Steph Curry Says Veterans Are Worried About More Important Things Than Players Kneeling During Anthem
When it comes to using your platform and speaking about topics that matter and affects people, Stephen Curry does that quite often and quite well.
The Golden State Warriors star recently submitted an entry to The Players’ Tribune and he touched on various topics, such as Colin Kaepernick, Donald Trump’s tweet about the White House invitations, and the many people who believe that kneeling during the Anthem is somehow a sign of disrespect to the military.
“But if there’s anything I’ve learned this year, it’s that all of that noise we keep hearing — it’s not an accident. We’re hearing that noise because there are real people out there, facing real issues, and real inequalities, some in ways like never before. In 2017, in America, silence is no longer an option.”
But when someone tells me that my stances, or athlete stances in general, are “disrespecting the military” — which has become a popular thing to accuse peaceful protesters of — it’s something that I’m going to take very, very seriously. One of the beliefs that I hold most dear is how proud I am to be an American — and how incredibly thankful I am for our troops. I know how fortunate I am to live in this country, and to do what I do for a living, and to raise my daughters in peace and prosperity. But I also hear from plenty of people who don’t have it nearly as good as I do. Plenty of people who are genuinely struggling in this country. Especially our veterans.
And every single veteran I’ve spoken to, they’ve all said pretty much the exact same thing: That this conversation we’ve started to have in the world of sports … whether it’s been Colin (Kaepernick) kneeling, or entire NFL teams finding their own ways to show unity, or me saying that I didn’t want to go to the White House — it’s the opposite of disrespectful to them.
A lot of them have said, that even if they don’t totally agree with every position of every person, this is exactly the thing that they fought to preserve: the freedom of every American to express our struggles, our fears, our frustrations, and our dreams for a more equal society.
The two-time NBA Champion then went on to recount a recent conversation he had with a veteran. Apparently that veteran brought up many issues that Curry wanted to bring to the forefront:
“He (Michael, the veteran) happened to have served in Afghanistan — and he told me about how much he had been through, both physically and mentally, just in trying to transition back into society, and into his daily life. He offered some advice to me, about how I could help to raise awareness about some of the serious issues that veterans are going through — for example, with the Veterans Affairs medical system, and how its administration is broken. And he educated me on demographics — telling me about how less than 1 percent of the population today serves in the military, which makes it a real struggle for veterans, as a political constituency, to get the representation that they need.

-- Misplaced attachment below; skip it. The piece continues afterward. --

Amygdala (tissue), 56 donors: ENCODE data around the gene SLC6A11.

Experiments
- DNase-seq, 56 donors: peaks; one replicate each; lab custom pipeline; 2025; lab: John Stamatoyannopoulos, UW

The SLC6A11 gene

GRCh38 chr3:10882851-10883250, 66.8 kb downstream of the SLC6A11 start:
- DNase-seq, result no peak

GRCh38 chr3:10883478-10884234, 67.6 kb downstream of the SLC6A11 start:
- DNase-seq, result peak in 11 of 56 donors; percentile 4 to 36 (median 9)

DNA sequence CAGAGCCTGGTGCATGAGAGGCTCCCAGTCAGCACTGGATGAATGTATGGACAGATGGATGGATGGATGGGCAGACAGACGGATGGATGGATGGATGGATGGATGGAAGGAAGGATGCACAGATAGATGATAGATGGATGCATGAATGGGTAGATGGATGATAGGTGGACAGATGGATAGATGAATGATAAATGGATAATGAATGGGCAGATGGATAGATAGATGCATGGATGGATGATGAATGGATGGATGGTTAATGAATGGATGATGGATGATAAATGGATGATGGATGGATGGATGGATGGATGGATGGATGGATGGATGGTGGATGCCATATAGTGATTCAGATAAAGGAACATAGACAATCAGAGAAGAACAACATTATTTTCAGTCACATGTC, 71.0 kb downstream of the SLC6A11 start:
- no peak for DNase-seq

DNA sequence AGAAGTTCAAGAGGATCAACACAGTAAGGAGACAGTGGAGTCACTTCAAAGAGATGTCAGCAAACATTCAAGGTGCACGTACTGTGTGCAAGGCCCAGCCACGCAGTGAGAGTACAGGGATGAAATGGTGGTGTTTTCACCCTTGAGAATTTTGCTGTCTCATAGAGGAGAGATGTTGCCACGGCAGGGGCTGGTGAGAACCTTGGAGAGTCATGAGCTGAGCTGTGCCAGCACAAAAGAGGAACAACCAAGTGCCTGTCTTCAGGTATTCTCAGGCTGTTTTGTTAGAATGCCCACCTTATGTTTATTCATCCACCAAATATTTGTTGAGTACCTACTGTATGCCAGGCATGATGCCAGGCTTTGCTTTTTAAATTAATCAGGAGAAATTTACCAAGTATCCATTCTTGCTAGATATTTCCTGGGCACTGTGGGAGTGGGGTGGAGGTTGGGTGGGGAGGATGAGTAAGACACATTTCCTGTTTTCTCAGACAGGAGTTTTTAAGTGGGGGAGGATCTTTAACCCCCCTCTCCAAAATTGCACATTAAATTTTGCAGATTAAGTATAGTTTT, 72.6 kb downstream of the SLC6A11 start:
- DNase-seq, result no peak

How come those issues never seem to be a trending topic?
We hear all the time on TV and social media about “supporting our troops.” But it’s not just about saluting them or thanking them for their service at the airport — and it’s definitely not just about how we observe the national anthem. Michael told me that our veterans need real action. They need real help with medical services, and access to jobs, and readjusting to society.
At almost every turn our conversation took, Michael found some common ground: from talking about how he’s a Warriors fan (good, good, I like it), to — way more importantly — pointing out how most of the issues that military vets face at home are actually the same as the issues faced by a lot of America. Homelessness, unemployment, mental health and, yes, racial inequality — those are the issues that our vets are facing. These are mostly universal issues, which are being felt in every town in America.”